MIAMI, Florida -- Tobias Friedrich of Germany has been named the Overall Winner of the 2011 Annual Underwater Photography Contest hosted by the University of Miami (UM) Rosenstiel School of Marine & Atmospheric Science. The winning photograph was submitted under the Macro category and depicted two extremely small Goby fish, no bigger than an inch, spotted on a dive near Marsa Alam, Egypt.
"I spotted the first Goby and set up my camera for a close angle. Slowly I was approaching the small fish so that it could fill out the picture a bit more. When I was ready for the shot, surprisingly a second Goby came out of nowhere and placed itself on top of the first one. I immediately took 2–3 shots before the second Goby disappeared. Right after, I quickly checked the images on the back of my camera for exposure and sharpness and was happy that I captured this special moment which only took 1–2 seconds," says Friedrich.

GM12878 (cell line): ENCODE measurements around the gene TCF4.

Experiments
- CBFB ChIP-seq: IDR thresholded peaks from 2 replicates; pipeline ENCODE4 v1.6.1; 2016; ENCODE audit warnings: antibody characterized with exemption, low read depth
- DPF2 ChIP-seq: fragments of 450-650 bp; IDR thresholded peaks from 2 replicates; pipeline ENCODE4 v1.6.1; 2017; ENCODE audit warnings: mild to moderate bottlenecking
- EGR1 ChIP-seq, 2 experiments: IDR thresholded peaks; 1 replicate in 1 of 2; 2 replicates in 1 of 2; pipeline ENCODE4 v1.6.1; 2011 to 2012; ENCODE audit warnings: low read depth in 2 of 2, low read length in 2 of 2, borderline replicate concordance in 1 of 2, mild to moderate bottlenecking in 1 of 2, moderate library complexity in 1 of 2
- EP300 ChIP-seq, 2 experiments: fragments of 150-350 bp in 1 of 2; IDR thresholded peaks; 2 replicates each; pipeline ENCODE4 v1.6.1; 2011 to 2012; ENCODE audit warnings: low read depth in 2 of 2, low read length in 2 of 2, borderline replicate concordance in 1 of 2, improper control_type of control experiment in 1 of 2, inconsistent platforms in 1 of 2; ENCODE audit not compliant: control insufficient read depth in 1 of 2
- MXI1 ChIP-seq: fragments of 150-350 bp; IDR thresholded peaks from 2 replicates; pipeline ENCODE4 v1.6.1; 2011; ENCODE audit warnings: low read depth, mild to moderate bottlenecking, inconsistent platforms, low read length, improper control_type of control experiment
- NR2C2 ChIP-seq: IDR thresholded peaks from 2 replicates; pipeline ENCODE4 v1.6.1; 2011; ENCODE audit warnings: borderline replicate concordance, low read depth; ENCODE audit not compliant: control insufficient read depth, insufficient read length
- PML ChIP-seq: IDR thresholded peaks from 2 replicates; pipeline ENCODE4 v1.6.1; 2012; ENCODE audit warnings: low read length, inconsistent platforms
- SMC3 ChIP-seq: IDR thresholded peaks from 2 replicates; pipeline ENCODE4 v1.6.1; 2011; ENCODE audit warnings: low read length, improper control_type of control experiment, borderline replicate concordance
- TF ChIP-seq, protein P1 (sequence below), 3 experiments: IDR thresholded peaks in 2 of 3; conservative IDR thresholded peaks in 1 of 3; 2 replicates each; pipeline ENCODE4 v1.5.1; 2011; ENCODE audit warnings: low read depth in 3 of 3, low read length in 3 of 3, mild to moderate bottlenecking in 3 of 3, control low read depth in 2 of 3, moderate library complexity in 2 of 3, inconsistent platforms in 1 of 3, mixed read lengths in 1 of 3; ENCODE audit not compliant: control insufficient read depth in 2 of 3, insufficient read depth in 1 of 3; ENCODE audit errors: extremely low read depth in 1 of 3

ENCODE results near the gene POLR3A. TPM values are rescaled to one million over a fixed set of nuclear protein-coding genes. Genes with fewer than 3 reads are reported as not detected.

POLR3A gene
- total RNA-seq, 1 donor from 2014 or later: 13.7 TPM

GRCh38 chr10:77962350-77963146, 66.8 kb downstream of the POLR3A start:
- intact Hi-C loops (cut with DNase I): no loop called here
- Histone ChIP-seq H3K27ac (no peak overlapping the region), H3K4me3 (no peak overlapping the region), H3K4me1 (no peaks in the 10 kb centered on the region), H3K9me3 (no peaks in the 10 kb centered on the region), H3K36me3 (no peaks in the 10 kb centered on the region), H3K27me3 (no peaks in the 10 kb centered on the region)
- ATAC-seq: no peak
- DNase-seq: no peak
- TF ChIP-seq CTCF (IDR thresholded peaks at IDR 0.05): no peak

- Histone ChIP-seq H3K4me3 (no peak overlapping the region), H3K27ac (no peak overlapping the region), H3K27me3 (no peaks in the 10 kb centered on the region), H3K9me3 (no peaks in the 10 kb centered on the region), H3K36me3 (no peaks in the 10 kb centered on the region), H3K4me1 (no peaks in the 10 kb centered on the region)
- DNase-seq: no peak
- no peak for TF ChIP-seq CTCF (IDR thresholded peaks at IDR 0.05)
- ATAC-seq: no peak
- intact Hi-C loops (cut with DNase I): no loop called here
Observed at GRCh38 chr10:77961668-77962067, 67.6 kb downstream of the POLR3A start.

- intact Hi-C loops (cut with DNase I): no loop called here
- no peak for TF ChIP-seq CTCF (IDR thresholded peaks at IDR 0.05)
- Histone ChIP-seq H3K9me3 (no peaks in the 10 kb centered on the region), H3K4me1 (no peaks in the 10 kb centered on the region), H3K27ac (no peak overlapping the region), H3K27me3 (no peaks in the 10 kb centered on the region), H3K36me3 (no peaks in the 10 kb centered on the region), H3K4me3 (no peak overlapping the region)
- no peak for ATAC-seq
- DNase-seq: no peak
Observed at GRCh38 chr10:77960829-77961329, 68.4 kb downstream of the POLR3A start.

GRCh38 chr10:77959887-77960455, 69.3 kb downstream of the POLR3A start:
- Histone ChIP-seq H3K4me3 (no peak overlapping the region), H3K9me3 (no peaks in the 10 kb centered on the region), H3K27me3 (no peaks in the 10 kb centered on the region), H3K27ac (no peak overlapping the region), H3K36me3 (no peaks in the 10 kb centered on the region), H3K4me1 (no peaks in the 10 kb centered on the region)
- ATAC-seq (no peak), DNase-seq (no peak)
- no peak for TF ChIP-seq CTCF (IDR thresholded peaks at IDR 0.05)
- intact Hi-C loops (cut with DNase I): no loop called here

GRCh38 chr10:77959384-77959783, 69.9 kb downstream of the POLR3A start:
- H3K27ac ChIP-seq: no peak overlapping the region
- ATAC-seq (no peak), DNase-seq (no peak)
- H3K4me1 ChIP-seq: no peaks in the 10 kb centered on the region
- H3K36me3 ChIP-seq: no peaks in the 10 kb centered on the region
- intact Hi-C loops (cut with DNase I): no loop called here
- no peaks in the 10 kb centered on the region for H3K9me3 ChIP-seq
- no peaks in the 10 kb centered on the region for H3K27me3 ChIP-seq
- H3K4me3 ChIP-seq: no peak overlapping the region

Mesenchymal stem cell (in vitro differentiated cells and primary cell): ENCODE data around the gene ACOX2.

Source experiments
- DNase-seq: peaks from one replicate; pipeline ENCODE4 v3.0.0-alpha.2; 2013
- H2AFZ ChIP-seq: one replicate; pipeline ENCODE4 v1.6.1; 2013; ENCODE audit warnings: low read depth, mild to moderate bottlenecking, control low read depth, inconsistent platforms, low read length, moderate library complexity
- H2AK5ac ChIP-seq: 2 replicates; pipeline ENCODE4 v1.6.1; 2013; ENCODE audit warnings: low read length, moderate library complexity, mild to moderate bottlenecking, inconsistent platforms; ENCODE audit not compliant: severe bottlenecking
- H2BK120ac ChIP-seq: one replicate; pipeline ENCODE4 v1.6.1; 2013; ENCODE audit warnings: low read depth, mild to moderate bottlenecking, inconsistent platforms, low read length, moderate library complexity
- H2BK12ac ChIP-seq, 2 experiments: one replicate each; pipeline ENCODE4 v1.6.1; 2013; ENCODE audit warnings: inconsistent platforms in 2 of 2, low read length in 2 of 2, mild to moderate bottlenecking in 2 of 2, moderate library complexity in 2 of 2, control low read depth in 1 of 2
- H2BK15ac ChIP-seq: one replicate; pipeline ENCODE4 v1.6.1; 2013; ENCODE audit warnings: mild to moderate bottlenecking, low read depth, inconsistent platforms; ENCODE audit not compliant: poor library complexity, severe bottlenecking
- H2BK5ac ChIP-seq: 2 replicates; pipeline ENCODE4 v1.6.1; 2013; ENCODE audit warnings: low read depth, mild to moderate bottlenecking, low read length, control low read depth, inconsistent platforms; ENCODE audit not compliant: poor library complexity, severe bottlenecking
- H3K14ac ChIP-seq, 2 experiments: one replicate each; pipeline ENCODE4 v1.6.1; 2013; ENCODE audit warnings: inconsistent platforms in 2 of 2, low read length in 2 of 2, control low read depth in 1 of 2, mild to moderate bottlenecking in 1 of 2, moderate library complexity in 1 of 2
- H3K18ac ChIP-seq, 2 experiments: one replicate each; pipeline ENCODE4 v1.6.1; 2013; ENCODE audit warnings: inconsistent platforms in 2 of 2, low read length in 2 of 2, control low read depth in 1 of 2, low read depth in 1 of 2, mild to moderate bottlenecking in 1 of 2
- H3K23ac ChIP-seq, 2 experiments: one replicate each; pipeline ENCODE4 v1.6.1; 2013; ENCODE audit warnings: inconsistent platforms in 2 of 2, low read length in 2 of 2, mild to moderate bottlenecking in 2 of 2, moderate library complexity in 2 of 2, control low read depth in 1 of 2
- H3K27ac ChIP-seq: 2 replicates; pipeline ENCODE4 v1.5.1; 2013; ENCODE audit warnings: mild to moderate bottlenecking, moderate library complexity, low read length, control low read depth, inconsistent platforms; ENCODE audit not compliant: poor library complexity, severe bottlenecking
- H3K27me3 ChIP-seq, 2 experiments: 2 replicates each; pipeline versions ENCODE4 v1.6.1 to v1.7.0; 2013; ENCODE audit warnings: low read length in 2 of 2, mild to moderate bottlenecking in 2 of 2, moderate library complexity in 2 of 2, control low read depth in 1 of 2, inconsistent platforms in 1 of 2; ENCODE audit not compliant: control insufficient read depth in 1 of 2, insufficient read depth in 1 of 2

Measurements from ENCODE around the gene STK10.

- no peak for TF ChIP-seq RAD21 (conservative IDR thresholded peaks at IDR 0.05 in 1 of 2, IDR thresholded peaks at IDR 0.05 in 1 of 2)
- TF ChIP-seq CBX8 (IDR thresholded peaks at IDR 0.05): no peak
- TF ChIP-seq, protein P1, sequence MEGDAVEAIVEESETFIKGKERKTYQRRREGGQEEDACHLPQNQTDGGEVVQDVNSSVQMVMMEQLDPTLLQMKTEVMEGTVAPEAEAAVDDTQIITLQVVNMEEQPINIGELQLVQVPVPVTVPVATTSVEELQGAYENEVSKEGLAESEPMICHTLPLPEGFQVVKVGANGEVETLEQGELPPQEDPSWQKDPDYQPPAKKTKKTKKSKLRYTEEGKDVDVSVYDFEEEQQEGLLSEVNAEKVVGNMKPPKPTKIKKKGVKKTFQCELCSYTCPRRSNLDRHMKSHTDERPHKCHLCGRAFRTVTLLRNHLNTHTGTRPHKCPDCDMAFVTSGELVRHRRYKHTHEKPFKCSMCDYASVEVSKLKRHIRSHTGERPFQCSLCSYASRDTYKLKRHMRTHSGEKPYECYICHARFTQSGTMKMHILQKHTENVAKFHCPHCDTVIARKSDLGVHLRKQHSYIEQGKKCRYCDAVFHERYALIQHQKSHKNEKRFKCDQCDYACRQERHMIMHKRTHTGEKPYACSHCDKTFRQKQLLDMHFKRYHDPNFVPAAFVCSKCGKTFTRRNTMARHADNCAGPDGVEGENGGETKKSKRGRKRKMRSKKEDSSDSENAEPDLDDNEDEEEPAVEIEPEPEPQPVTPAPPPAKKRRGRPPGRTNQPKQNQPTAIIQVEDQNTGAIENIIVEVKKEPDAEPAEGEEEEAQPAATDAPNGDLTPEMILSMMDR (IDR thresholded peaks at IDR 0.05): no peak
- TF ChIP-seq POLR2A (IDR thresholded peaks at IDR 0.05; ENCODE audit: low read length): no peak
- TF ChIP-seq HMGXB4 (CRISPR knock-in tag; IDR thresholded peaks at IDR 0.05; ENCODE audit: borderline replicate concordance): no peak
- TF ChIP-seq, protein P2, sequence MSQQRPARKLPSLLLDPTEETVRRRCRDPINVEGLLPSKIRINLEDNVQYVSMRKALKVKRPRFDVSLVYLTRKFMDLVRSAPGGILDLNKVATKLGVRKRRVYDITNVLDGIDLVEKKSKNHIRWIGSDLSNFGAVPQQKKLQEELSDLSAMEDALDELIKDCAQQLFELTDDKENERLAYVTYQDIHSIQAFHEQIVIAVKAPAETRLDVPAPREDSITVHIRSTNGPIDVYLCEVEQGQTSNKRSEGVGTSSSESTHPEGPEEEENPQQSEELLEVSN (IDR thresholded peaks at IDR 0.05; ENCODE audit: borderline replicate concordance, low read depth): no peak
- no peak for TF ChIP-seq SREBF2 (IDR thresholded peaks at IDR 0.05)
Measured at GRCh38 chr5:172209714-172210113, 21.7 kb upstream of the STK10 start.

A panel of experts, including photographer and UM lecturer Myron Wang, underwater photographer Nicole Wang, Rosenstiel School Marine Biology & Fisheries Professor Michael Schmale, and Professional Photographer Brian Call judged more than 600 photos from 20 countries. Awards were given in three categories, Macro, Fish or Marine Animal Portrait, Wide Angle, and Best Overall submission. The School also recognizes the Best UM Student Photo, which this year was submitted by Laura Rock.
"The winning photograph has it all… color, balance and symmetry. The translucent Goby are just spectacular!" says Myron Wang of the winning photograph.
Other winners listed by category, include:
Fish or Marine Animal Portrait
2.David Barrio Colongues
The underwater photography contest is held annually, and is open to all amateur photographers who earn no more than 20 percent of their income from their photography. The winning prize is a trip on Blackbeard's Cruises departing from Freeport, Bahamas. View all the winning photographs here.
The winner was announced at a reception on April 20, following the Sea Secrets lecture series featuring UM Associate Professor and Director of the Leonard and Jayne Abess Center for Ecosystem Science and Policy, and National Geographic Emerging Explorer, Kenny Broad.
Views expressed in this article do not necessarily reflect those of UnderwaterTimes.com, its staff or its advertisers.